Georgia’s Andrew Thomas, Iowa’s Tristan Wirfs, and Alabama’s Jedrick Wills make up the big three of left tackles in the 2020 NFL Draft. And it is possible all three are top 10 picks. Unfortunately, the Jets sit at the 11th overall pick. Luckily, the left tackle class is full of second-rounders who could start Week 1 and for years to come. Louisville’s Mekhi Becton is a monster at 6’8″ and 370 lbs. Auburn’s Prince Tega Wanogho has plenty of experience after years starting in the SEC and is perfect for Adam Gase’s zone run scheme. Austin Jackson of USC, a former teammate of Darnold’s, is a great prototype left tackle who has impressive footwork. Lucas Niang from TCU, Josh Jones from Houston and Matthew Peart from Connecticut are all players the Jets should look into investing their second-round pick in if they cannot land one of the big three. 

The draft does not end there. The Jets should look to draft at least one tackle, and two interior linemen to can play both guard positions or center. With two third-round picks, one of those needs to be spent on the interior. This is not a flashy draft class along the inside of the line, rather an experienced one. Michigan center Cesar Ruiz has started 18 games, including all 13 at center in 2019. He also has experience at right guard and fits Douglas’ ideal mold of an athletic lineman who can play multiple positions. The same goes for Darryl Williams from Mississippi State. He can play both center and guard and will take some time to perfect his game. He works well through multiple schemes, including zone, and could be a good center option at 6’3″ and 310 lbs. Lloyd Cushenberry III from LSU, Georgia’s Solomon Kindley, and Oregon’s Jake Hanson join Ruiz and Williams as potential day two players the Jets should target.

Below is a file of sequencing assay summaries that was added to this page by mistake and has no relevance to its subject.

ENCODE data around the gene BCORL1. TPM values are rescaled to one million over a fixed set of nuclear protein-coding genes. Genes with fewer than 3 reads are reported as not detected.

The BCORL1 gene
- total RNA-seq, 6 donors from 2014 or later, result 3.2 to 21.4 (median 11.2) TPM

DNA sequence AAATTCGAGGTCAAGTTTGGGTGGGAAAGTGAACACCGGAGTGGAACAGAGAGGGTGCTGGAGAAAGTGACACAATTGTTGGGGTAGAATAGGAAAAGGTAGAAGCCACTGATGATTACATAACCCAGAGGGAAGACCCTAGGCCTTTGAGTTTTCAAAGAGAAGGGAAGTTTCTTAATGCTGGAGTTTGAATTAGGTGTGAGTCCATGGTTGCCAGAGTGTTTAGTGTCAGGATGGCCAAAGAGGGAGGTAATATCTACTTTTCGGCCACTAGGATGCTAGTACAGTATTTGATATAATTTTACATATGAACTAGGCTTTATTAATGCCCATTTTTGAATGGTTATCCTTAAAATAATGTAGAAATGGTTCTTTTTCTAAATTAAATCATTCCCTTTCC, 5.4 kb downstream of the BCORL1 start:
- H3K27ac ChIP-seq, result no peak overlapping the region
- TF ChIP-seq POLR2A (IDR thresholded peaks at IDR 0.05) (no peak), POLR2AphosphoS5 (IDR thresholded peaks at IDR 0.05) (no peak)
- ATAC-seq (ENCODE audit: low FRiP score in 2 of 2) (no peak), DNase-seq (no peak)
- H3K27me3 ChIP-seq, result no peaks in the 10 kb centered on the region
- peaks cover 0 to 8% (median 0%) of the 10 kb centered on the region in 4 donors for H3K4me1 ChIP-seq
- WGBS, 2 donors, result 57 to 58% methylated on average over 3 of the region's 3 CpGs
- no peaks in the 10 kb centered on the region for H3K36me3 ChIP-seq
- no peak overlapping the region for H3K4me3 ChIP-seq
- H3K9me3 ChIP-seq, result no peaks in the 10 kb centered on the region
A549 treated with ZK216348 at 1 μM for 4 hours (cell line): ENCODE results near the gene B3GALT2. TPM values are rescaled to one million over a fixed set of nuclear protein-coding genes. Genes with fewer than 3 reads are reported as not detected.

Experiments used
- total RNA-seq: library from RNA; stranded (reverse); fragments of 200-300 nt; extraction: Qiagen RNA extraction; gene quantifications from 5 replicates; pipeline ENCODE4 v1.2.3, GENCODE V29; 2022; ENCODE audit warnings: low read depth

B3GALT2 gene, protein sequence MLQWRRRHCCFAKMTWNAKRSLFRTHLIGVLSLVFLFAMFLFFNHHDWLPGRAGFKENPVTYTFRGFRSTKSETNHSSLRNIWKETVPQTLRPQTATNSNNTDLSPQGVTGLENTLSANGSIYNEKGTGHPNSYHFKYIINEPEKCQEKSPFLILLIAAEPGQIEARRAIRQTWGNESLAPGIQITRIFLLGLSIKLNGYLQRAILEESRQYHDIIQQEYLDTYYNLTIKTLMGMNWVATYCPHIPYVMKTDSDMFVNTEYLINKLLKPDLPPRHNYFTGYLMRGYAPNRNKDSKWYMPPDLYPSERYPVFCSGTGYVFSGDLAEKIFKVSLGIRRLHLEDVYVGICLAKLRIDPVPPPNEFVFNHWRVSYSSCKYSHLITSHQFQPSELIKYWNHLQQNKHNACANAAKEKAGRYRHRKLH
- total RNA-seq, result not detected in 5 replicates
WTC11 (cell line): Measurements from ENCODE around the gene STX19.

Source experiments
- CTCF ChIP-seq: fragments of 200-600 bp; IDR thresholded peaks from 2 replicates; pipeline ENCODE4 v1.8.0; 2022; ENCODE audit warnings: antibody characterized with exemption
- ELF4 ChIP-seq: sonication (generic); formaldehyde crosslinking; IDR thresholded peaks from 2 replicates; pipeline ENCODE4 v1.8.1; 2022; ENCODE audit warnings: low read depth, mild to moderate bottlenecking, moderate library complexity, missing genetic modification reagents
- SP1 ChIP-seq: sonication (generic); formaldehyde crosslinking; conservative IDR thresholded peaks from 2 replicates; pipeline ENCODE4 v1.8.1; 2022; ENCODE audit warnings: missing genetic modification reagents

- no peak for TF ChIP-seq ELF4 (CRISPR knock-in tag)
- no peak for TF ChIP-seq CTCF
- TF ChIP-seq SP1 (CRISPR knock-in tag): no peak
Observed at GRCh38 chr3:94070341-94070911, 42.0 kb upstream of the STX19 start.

Last Word on How To Fix the New York Jets Offensive Line